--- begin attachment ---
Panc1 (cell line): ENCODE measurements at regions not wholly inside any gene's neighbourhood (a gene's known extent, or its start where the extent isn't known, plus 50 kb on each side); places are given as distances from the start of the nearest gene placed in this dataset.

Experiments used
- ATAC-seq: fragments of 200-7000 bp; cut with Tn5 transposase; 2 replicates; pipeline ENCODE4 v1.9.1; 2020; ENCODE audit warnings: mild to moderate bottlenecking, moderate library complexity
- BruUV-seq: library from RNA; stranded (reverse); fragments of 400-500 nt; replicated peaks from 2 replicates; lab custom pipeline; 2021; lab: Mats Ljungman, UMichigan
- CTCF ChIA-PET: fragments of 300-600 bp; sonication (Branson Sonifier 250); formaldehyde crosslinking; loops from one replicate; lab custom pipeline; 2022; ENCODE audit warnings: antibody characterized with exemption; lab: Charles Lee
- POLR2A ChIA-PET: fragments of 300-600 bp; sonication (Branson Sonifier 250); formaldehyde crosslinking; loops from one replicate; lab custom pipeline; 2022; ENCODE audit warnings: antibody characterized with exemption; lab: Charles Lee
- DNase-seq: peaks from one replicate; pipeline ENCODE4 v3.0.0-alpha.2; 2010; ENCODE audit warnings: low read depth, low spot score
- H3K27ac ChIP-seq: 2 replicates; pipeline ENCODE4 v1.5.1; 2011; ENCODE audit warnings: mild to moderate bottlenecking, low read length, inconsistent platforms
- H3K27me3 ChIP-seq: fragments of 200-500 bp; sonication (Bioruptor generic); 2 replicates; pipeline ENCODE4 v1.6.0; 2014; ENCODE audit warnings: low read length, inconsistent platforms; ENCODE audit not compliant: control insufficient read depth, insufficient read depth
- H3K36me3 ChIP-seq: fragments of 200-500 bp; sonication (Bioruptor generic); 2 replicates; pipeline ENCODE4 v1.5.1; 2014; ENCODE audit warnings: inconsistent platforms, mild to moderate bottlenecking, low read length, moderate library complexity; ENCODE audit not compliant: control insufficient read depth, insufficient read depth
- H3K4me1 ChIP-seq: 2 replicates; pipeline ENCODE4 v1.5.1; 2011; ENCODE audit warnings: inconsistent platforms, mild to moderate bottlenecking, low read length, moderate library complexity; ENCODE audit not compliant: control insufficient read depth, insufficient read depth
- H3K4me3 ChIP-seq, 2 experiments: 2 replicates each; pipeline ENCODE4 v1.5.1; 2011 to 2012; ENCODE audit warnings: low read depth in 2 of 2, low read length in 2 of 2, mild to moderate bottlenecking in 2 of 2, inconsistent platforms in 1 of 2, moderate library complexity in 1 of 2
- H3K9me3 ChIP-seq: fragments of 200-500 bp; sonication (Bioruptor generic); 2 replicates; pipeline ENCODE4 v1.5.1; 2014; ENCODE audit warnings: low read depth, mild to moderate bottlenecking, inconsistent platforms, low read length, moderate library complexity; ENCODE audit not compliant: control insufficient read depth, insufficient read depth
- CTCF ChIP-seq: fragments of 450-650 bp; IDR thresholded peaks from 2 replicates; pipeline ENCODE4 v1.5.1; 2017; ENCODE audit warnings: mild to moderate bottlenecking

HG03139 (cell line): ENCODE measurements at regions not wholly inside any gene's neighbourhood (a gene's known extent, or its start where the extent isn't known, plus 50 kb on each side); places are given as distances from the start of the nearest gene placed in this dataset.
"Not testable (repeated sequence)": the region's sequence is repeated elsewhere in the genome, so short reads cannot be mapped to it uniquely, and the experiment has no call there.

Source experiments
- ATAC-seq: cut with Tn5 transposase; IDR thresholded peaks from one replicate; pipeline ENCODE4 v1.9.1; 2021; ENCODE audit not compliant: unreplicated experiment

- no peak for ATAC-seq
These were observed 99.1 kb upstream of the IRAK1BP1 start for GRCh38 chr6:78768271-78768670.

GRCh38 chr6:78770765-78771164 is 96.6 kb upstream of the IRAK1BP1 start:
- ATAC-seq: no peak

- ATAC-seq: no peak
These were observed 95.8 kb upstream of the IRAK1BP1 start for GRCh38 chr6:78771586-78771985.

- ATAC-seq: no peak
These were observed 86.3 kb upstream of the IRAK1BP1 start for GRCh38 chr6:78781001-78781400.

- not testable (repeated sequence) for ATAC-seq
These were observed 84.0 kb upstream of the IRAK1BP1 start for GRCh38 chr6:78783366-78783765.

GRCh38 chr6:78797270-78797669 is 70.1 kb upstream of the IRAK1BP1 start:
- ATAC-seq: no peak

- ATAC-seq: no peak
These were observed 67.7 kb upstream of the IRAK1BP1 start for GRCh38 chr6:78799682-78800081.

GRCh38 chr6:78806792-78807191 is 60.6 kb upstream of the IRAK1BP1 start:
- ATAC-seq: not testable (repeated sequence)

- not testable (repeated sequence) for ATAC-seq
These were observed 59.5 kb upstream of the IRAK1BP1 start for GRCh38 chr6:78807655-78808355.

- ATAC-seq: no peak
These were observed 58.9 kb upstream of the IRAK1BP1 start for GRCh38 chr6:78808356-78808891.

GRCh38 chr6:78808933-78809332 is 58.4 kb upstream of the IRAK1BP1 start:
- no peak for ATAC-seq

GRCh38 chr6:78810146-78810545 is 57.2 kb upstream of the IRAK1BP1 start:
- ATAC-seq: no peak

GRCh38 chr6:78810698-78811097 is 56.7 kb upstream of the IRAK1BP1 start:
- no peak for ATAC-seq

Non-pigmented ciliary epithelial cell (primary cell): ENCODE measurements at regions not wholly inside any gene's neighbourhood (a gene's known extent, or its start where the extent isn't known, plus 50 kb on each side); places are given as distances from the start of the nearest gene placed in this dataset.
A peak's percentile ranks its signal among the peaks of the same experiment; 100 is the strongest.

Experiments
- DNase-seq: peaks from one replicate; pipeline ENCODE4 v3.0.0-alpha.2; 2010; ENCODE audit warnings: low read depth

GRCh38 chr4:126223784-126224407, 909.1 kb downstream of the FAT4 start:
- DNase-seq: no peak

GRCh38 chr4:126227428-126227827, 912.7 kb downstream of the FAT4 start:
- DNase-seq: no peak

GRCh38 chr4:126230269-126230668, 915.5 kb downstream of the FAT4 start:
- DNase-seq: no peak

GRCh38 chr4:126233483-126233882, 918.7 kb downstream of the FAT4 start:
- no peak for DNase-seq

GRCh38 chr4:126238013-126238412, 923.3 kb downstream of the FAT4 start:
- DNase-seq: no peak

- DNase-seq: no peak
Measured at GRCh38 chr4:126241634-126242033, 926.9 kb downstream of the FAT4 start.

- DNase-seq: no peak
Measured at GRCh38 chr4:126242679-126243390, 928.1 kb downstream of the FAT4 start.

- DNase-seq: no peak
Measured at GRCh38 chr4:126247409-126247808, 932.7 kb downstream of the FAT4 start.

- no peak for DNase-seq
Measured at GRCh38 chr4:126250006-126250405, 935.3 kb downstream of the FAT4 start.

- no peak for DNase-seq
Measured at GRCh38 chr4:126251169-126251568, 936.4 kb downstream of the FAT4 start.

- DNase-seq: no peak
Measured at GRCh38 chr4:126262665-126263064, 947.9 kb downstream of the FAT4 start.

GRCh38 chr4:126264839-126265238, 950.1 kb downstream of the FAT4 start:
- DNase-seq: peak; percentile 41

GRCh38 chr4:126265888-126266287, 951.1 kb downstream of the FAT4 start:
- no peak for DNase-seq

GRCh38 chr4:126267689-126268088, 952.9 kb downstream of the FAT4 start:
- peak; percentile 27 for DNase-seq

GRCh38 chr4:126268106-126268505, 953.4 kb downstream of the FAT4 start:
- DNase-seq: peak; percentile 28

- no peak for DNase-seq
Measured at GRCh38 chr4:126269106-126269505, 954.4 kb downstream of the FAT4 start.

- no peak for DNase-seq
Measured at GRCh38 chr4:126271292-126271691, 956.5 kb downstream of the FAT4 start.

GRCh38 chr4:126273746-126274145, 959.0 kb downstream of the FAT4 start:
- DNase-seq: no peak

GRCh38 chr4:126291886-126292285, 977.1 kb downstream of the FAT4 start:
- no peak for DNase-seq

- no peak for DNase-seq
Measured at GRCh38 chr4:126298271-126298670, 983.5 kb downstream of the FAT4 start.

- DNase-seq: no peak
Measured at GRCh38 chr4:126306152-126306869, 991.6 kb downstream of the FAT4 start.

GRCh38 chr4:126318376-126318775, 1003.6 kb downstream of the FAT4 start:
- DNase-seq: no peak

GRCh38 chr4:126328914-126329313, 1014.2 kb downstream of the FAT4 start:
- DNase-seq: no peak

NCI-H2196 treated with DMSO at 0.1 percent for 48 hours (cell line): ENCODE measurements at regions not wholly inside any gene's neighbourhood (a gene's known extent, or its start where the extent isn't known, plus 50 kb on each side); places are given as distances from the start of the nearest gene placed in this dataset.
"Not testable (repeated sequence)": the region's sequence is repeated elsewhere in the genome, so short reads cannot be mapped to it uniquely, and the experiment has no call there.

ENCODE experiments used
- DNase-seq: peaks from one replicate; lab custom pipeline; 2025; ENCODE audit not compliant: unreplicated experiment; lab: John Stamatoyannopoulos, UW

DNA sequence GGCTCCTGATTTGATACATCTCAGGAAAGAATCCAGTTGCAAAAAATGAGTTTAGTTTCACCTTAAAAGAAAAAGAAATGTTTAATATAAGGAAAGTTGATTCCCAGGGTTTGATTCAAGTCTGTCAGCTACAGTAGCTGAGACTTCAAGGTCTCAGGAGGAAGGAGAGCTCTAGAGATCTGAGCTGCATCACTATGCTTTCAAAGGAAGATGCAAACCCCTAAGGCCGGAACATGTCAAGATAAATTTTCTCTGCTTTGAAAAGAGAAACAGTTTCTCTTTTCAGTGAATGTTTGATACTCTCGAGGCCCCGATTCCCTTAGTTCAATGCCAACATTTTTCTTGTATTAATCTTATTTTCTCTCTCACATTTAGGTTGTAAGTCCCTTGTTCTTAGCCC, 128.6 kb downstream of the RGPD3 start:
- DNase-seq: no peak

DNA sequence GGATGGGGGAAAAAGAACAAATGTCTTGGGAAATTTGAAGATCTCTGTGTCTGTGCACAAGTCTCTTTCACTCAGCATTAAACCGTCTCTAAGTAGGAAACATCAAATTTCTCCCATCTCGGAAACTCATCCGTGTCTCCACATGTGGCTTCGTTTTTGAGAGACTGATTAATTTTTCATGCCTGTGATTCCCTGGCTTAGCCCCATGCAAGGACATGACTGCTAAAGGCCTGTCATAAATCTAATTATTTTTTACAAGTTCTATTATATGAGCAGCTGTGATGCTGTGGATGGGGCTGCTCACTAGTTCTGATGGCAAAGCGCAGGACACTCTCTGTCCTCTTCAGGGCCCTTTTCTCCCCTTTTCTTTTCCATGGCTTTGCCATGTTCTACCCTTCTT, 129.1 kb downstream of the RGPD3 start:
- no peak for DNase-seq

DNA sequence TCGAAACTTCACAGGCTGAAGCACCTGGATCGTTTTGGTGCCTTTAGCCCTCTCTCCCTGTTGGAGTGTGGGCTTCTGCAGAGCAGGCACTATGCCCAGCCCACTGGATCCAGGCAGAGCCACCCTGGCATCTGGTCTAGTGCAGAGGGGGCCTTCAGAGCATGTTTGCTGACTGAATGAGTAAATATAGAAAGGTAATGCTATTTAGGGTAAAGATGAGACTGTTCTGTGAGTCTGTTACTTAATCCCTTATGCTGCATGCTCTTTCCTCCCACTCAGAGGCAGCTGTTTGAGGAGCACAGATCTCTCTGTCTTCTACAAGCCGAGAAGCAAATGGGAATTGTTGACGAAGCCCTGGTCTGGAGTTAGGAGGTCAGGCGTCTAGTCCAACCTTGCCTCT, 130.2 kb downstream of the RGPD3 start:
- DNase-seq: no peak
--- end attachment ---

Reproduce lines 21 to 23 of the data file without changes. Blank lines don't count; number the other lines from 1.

GRCh38 chr6:78770765-78771164 is 96.6 kb upstream of the IRAK1BP1 start:
- ATAC-seq: no peak

- ATAC-seq: no peak